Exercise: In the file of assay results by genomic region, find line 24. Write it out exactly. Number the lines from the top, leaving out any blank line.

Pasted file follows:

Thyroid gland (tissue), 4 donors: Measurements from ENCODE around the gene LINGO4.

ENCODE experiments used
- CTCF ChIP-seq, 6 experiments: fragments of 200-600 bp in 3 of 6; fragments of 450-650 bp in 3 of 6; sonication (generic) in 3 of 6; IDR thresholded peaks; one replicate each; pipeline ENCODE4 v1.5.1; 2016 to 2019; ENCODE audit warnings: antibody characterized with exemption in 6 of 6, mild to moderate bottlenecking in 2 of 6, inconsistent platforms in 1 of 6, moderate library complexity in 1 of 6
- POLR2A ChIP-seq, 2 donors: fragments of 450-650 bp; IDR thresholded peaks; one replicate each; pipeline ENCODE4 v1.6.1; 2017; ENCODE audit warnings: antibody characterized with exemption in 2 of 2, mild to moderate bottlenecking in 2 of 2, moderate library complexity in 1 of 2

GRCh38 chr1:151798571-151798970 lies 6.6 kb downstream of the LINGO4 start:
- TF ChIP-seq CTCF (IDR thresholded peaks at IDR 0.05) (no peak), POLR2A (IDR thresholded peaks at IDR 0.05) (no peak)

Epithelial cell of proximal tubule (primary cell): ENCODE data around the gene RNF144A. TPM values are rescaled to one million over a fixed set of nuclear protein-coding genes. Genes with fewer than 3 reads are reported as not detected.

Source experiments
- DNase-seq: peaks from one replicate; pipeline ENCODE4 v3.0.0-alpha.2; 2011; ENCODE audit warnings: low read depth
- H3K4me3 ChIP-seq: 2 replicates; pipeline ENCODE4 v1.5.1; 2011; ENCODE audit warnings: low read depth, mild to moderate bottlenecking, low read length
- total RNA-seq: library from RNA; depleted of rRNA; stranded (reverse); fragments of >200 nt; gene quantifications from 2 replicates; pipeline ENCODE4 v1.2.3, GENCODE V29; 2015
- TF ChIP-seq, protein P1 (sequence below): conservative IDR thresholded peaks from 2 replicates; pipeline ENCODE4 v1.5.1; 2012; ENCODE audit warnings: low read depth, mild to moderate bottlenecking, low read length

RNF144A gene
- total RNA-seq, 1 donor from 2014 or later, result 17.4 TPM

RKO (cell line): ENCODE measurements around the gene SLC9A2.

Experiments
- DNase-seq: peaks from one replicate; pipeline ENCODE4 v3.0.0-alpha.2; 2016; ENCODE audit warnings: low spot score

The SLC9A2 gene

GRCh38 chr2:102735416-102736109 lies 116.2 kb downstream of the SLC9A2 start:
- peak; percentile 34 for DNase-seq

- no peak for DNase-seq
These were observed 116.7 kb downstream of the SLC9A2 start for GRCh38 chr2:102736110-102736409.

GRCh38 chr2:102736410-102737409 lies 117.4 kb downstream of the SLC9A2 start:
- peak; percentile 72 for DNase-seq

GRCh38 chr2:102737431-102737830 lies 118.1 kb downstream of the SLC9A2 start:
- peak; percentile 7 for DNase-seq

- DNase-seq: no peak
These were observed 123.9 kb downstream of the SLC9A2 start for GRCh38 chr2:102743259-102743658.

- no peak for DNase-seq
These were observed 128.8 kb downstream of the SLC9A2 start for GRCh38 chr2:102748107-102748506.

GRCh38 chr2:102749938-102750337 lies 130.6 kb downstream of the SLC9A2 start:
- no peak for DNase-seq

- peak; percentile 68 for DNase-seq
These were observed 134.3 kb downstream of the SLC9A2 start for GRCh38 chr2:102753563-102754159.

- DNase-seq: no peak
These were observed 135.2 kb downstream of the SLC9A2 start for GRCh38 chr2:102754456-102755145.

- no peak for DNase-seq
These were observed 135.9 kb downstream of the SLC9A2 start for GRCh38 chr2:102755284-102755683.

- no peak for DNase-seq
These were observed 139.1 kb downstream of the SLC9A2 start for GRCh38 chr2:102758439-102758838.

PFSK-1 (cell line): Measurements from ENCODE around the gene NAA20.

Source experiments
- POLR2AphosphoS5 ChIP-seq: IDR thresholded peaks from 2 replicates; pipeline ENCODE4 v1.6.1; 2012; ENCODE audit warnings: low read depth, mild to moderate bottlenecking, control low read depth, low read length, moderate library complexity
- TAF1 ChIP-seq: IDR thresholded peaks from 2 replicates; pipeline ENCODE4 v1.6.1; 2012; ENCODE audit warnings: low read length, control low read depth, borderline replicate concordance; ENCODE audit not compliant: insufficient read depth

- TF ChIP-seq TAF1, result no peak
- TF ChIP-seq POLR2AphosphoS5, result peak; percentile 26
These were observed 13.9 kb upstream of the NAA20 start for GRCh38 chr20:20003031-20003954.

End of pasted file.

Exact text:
- peak; percentile 72 for DNase-seq